CTA calls for fairness in AMPs penalty system

The Canadian Trucking Alliance is calling for greater fairness and the use of ‘volumetrics’ in the AMPs (Administrative Monetary Penalties) system used for Advanced Commercial Information (ACI) compliance.

After an extended period of penalty mitigation, and the issuing of zero-rated AMPS to allow carriers to adjust to these new processes, CBSA said it intended to return to a graduated AMPS penalty system as of Nov. 1, 2016. Resulting fines caused major concerns for carriers, who contacted CTA to say the system was too punitive. Many carriers feel the agency is unreasonably expecting 100% compliance, which simply isn’t possible due to the sheer volume of entries and probability of human administrative errors. Furthermore, the penalty amounts are out of line with many types of offences.

“The AMPs penalty regime needs to recognize the difference between a clerical error and what truly is a national security risk,” says Stephen Laskowski, Sr. VP, CTA. “The industry has already demonstrated a high level of compliance, and CTA feels it is necessary for CBSA to take steps to address the effectiveness of a penalty system using volumetrics, which creates fairness for all sizes of carriers and continues to measure risk for the Government of Canada.”

Meanwhile, CTA has appreciated CBSA’s willingness to work with carriers to help them transition and correct ACI errors, as well as their efforts to mitigate some issues with the current system.
CTA members who want to learn more about this issue should contact the CTA staff at customs@cantruck.ca.

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Border fees creating economic wall
While pundits debate whether President-elect Donald Trump will, in fact, build a wall between America and its NAFTA neighbours, CTA is reminding politicians in both Canada and the US how escalating costs and redundant fees imposed by governments at the border can be just as stifling as any physical barrier.

“Trade between our two great nations is the number one source of exports for 35 states, creating nine million US jobs as a result,” said CTA’s Stephen Laskowski. “Our members’ trucks haul close to two-thirds of this trade. Raising the amount of penalties and types of fees at the border is increasing the cost of goods made in North America, which reduces their competitiveness in comparison to offshore products. If Ottawa and Washington begin examining new trade deals, then there also needs to be a review and reconsideration of the fees and penalties associated with trucking goods across the border.”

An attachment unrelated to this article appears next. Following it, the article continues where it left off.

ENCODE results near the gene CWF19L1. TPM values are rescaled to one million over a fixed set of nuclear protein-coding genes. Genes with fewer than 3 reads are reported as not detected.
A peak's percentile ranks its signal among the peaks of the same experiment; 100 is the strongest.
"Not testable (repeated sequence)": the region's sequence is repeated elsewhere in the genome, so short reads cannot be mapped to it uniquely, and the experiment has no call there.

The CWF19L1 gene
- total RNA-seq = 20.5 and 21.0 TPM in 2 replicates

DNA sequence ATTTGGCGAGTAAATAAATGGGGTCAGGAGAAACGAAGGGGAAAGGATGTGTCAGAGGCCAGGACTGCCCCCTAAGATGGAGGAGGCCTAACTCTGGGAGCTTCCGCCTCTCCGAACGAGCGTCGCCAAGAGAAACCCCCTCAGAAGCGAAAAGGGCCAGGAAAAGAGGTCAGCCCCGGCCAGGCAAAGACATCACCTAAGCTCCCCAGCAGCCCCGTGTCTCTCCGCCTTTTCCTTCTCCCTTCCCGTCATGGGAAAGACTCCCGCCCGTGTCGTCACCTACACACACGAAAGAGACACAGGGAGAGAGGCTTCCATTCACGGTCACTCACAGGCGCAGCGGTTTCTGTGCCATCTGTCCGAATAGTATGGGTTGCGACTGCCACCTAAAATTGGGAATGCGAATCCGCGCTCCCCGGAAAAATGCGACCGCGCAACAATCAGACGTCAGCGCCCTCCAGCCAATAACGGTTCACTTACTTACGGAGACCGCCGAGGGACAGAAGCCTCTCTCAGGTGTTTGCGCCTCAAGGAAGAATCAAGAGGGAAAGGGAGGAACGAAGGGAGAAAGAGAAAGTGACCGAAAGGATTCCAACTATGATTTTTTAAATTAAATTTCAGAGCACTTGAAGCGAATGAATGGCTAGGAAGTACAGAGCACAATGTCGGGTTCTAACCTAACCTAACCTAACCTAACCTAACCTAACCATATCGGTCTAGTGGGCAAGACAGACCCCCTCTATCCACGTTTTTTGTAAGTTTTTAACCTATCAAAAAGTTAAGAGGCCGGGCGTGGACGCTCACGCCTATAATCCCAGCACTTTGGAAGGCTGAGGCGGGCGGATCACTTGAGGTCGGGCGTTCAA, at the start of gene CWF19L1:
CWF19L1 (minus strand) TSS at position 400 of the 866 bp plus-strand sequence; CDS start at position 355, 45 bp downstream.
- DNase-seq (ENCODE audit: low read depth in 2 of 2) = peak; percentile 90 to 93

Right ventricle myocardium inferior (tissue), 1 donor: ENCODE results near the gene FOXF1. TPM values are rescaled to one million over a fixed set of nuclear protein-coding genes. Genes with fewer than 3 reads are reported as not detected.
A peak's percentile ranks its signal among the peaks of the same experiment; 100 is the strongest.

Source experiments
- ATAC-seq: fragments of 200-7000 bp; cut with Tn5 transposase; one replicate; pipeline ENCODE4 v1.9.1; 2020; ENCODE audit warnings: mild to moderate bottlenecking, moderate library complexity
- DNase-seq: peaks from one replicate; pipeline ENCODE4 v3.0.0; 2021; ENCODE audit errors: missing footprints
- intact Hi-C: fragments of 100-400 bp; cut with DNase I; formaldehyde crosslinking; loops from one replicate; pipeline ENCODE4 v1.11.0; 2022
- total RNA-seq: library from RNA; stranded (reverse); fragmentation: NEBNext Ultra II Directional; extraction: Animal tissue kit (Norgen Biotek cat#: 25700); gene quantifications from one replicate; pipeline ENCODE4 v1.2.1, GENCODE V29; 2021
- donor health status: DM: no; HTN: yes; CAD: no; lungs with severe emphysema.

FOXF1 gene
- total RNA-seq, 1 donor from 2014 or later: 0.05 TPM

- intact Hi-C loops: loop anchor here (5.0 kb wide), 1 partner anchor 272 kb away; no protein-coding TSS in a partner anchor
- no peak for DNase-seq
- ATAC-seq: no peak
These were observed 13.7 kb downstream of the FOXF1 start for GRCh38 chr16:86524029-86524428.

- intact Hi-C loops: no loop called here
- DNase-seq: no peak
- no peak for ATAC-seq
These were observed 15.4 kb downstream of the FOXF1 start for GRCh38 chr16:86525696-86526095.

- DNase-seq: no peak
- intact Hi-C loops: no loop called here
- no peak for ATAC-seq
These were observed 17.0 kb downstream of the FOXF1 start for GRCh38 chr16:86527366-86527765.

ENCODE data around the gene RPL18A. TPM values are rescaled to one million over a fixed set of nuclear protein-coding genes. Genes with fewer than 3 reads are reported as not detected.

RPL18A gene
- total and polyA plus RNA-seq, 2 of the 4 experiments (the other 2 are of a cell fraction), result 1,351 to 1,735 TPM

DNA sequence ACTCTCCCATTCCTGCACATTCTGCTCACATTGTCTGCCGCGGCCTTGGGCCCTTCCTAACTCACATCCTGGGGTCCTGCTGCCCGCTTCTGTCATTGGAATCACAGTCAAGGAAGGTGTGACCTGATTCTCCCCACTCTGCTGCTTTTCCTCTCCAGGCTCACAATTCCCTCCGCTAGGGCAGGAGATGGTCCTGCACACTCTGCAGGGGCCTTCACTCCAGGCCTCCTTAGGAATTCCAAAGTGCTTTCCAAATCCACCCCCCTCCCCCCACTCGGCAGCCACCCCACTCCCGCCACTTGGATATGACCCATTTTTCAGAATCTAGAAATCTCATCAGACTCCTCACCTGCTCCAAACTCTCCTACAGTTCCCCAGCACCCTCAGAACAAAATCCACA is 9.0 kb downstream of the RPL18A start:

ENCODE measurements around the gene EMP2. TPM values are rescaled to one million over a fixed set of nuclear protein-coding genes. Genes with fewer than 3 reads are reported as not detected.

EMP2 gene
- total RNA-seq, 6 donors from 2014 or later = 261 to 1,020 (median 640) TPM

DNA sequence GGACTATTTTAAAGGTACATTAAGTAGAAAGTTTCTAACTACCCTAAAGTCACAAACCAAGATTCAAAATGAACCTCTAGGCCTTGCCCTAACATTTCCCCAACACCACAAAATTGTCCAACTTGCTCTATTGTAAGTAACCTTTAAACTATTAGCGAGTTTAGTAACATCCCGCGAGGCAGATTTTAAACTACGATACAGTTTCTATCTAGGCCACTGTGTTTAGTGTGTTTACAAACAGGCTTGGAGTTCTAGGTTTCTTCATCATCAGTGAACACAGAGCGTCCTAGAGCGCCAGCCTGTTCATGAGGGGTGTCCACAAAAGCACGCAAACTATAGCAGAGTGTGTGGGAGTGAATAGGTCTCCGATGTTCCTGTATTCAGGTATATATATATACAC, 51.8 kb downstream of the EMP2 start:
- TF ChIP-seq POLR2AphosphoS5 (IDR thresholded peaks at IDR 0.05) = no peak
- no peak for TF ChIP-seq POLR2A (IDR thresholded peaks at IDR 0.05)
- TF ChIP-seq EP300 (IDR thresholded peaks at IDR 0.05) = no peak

These include:
• US Custom decals: Also known as a User Fee, is an RFID sticker that transmits information about a vehicle and border crossing User Fee payment status. The cost of these decals has risen from $205 US/truck to $401.67 US/truck.

• The User Fee cannot not be pro-rated for purchases made mid-year. Transponders have a life span of up to 10 years and remain with the vehicle, even if sold.

• APHIS fees: APHIS is responsible for protecting US crops and livestock from pests and diseases and for monitoring/promoting wildlife management and animal welfare. The original annual cost per truck, regardless of whether it carries agricultural product or not, was $105 when first introduced in 2007. For trucks using transponders, the annual fees have risen from US $105 to US $301.67 – a 200% hike that may violate at least two trade agreements. Vehicles that don’t have an annual User Fee will have to pay a per-crossing fee each time it enters the US of $13.05 (includes both US CBP and APHIS fees).

• Off-load charges at the border, such as those associated for the use of third party services to remove pallets from the trucks during examinations can average $650 on the US side and $350 in Canada per inspection. These costs don’t include driver detention time, which can add hundreds of dollars to the final cost.

• Administrative Monetary Penalties (AMPS) are given to carriers in Canada for failure to meet mandatory ACI reporting requirements as defined by CBSA. These penalties can now be escalated and range as high as $8,000 or more for ACI-related contraventions, including some offences CTA would deem to be minor or low security related.

“US CBP and CBSA have been good partners with the CTA by working with the industry at finding ways to mitigate the impact of these fees. Ultimately, however, there needs to be political direction on both sides of the border to weigh the risk and negative impact to the economy from these escalating border fees,” said Laskowski.

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